Montcalm Louis-Joseph de Canada: A People's History
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Louis-Joseph de Montcalm

Born in 1712 near Nimes, France, young Montcalm came from a distinguished and noble family, and started his military life at the early age of nine. His family pushed him towards a career that would be brilliant, especially in his own eyes. He achieved his first successes in Europe, primarily during the War of Austrian Succession, where he was wounded and made prisoner. At the end of the war, he was given a pension, and from 1748 to 1755 he led a gentleman's life.

The calm came to an end in the spring of 1756, when Montcalm was dispatched to New France to replace an imprisoned officer. He found himself under the orders of the Governor General Vaudreuil. The relations between the two men did not get off to a good start. Montcalm already expressed his reservations about his superior in reports to the minister of War. And things did not improve. Montcalm was a man who revealed himself to be, in his writings, vain and incapable of putting aside his prejudices on war and administration, although he was in unknown territory.

Very quickly, Montcalm was entrusted with the mission of destroying the English fort Oswego. That was supposed to occur within the framework of war of harassment that brought Vaudreuil south. Montcalm and his army quickly overcame their enemies. The expedition was successful but Montcalm was shocked by the orders that he received, which were contrary to those that he had recommended.

He was critical of Vaudreuil's methods which consisted of multiple raids to exhaust the English. According to him, the European way of waging war was honourable and efficient. He expressed all his hostility towards Canadian militiamen and the Indians in a secret report, but on the other hand attempted to gain their esteem and affection.

During the summer of 1757, Montcalm and about 8,000 men prepared to attack Fort William Henry. He was ordered to destroy it, and to continue to Fort Edward. After a European siege, with trenches and canons, the English surrendered. Montcalm made the decision not to push ahead with the campaign towards Fort Edward, an option that Vaudreuil had only considered in case of grave danger.

The governor was furious, and was not satisfied with Montcalm justifications for his withdrawal. Montcalm, satisfied with his exploits, solicited a promotion to lieutenant general. He was also able to secure a raise in salary, claiming that he was in debt for the good of the colony. (After his death, his assets revealed that he had amassed a small fortune.)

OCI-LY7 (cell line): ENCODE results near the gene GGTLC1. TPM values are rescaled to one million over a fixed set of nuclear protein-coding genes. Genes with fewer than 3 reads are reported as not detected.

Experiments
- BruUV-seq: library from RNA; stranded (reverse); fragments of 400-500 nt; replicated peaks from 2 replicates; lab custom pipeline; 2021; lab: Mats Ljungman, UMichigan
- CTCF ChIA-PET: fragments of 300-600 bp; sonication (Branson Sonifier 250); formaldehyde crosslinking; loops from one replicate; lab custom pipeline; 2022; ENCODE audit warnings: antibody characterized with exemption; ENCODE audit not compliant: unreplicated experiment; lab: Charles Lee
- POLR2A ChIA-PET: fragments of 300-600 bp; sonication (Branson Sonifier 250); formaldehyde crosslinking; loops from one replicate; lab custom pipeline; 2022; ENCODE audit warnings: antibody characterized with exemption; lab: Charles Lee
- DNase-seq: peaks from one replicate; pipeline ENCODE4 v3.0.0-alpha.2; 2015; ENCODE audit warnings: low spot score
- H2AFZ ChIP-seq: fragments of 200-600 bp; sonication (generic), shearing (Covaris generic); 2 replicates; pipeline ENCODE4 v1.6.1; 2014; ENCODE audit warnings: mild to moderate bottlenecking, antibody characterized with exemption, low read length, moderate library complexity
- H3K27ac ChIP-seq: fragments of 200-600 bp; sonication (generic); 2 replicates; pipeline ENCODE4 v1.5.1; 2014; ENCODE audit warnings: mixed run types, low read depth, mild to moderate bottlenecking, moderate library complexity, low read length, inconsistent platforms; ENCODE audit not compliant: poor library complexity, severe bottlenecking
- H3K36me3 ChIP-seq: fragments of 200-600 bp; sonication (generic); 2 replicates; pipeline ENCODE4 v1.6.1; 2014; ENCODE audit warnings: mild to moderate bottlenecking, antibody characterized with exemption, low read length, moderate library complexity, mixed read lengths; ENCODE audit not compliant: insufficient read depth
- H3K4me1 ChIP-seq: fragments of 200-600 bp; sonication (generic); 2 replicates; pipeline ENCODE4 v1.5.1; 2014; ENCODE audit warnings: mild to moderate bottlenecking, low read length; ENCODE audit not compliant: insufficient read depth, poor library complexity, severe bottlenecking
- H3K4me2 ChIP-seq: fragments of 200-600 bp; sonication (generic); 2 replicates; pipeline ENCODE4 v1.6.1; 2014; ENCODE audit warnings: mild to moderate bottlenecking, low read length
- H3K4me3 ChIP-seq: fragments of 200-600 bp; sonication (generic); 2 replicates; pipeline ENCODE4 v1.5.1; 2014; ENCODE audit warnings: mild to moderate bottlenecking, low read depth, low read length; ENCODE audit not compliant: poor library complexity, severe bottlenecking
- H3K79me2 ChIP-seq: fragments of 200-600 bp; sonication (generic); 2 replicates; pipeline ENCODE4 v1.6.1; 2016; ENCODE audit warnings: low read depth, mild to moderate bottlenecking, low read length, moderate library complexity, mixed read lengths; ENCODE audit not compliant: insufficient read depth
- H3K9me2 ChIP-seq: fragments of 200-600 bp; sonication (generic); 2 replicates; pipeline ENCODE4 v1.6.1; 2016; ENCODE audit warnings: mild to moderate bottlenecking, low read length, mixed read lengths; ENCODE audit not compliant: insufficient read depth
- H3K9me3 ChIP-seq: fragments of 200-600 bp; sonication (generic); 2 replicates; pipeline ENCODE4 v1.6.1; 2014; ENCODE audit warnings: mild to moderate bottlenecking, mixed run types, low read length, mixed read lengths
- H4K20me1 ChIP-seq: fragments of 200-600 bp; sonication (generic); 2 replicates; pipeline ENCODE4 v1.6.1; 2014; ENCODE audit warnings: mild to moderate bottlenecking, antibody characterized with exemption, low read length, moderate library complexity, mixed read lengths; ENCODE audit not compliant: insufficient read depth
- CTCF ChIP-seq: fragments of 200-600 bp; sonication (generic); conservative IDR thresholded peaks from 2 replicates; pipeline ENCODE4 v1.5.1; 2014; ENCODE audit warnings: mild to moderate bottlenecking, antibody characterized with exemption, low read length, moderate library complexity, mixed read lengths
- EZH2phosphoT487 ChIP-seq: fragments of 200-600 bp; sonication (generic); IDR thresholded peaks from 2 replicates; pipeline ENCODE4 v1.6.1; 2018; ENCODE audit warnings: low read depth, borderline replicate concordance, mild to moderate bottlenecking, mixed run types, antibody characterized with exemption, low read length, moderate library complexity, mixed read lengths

During the following winter, the whole colony watched their waste away, as supply boats were intercepted by the English. Montcalm seized the moment and violently criticized his boss and administration, which he considered ineffective and corrupt. He predicted that the fall of the colony was inevitable.

The following summer he was appointed to the defense of Fort Carillon, threatened by an army of impressive size. Luckily for him, he faced the poor strategy of Major General Abercromby; and he decided to attack without waiting for artillery. During the night, the English were on the run, and Montcalm accumulated another victory in which he was once again vilified Bigot, Vaudreuil and the Canadians.

Vaudreuil replied that the Indians no longer wanted to fight under the orders of Montcalm. The latter, exasperated, asked for his recall. The visions of the two men were irreconcilable. The Canadian opposed the suggestions of the French to abandon the distant posts in order to concentrate all the forces in the Saint Lawrence valley. Montcalm was equally convinced that defeat was just a matter of time and that what was important from now on, was to slow down the end and to retain the honour of the French army.

His request for recall was rejected, and Montcalm was entrusted with commanding all the military forces in Canada. He believed that Quebec was "unattackable", the river was too dangerous to navigate without experienced pilots. There was therefore much confusion when the English turned up and settled on the Levy point, which had not been fortified. Montcalm was late in attacking and the bombardment of Quebec began.

After a campaign of destruction in the colony in the summer of 1759, the English landed upstream from Quebec, and even when they put their feet on the Plains of Abraham, Montcalm refused to believe it. When he finally realised how dangerous the situation really was, he panicked and threw his army into a battle that could have easily been avoided. This haste, condemned by all the higher military officers in the colony, was one of the causes of the fall of New France.

Mortally wounded, Montcalm passed away having given a carte blanche to Vaudreuil to surrender. Afterwards, the military elite preferred to blame the collapse on Vaudreuil in order to preserve the army's reputation. Montcalm became the hero that he had hoped to become.


Dictionnaire biographique du Canada, "Montcalm" article, p. 495-507.

Thomas Chapais, Le marquis de Montcalm, Québec, 1911.

André Lichtenberger, Montcalm et la tragédie canadienne, Paris, 1934.

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Preparing for Battle
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Montcalm launches fireboats
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Invasion of the Beauport shore
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French forces mobilize
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The battle
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The abandoned battlefield
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Battle at Fort Carillon
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